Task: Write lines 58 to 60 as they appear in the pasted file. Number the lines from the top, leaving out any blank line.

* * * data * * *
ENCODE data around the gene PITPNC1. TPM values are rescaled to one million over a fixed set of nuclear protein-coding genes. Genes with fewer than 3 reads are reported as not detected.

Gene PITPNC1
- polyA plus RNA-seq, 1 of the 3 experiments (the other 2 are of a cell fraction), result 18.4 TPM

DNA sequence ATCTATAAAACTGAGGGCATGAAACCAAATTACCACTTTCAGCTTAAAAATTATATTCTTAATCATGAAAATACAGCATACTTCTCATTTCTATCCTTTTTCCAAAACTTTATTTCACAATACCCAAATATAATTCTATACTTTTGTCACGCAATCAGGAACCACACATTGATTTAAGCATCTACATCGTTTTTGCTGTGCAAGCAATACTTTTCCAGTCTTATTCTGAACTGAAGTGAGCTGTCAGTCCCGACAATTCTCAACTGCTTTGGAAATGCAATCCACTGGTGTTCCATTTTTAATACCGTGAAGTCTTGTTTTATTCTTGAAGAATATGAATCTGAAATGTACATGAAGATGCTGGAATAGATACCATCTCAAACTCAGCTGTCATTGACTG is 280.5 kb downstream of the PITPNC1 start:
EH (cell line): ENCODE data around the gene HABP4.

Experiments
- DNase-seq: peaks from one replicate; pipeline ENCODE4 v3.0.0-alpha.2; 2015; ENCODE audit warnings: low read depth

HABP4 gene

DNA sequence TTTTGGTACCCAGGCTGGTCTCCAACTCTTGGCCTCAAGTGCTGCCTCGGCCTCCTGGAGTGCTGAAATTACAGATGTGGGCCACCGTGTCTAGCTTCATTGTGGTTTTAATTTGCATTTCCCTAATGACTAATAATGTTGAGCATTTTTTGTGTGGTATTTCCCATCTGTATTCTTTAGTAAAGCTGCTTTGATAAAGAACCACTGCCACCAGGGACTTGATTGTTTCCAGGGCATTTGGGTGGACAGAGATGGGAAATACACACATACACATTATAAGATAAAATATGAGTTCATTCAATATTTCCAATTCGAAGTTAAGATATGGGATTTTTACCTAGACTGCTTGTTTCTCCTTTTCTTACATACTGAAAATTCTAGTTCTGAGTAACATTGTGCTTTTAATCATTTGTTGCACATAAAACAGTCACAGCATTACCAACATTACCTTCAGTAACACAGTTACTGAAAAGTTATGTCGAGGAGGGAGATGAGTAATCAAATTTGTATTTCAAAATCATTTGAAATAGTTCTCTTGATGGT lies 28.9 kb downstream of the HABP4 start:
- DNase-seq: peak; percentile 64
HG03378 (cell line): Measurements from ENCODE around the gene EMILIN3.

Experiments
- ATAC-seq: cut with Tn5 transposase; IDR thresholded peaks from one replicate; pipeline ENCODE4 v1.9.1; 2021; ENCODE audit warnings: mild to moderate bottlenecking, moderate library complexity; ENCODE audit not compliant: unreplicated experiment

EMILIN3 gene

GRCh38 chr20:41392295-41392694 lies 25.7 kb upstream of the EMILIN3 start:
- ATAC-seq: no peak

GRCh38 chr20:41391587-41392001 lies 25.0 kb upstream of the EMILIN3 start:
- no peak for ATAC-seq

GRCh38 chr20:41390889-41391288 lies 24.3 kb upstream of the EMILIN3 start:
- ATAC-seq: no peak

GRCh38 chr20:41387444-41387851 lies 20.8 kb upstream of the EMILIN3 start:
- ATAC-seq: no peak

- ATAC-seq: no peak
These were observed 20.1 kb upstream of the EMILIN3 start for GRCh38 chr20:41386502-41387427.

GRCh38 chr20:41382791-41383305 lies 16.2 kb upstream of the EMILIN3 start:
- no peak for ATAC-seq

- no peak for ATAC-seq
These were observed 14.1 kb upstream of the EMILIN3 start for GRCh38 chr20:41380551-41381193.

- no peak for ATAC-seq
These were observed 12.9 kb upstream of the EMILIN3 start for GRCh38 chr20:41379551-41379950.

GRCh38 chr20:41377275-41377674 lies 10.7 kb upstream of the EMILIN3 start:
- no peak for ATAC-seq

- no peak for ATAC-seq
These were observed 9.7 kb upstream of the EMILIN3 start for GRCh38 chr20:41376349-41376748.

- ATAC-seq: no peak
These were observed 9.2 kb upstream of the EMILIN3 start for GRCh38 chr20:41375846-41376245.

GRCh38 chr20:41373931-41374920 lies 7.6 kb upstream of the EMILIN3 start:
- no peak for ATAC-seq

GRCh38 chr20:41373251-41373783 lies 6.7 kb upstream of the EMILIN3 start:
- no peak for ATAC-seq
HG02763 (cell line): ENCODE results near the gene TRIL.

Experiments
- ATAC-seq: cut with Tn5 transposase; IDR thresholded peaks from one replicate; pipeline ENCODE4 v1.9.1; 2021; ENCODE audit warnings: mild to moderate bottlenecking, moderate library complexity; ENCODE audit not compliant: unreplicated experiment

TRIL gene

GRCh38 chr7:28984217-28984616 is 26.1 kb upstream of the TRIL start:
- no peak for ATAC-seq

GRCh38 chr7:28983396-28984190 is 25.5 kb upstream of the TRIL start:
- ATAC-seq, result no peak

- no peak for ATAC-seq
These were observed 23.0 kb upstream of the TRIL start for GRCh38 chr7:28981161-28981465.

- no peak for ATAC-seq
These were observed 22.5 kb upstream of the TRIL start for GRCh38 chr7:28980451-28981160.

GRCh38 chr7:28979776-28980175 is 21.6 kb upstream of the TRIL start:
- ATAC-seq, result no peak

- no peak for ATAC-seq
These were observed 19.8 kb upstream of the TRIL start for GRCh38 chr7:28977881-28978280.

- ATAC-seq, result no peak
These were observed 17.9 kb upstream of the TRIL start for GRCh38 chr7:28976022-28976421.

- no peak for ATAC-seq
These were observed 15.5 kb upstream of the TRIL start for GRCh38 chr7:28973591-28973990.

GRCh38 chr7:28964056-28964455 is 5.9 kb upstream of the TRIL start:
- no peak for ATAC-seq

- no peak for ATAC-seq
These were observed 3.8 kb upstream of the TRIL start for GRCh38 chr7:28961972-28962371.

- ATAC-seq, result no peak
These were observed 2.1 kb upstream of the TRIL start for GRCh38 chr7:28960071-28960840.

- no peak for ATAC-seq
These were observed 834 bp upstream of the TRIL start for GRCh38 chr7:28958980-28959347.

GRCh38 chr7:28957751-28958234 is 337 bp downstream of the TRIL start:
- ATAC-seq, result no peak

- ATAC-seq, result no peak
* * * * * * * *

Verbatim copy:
These were observed 17.9 kb upstream of the TRIL start for GRCh38 chr7:28976022-28976421.

- no peak for ATAC-seq
These were observed 15.5 kb upstream of the TRIL start for GRCh38 chr7:28973591-28973990.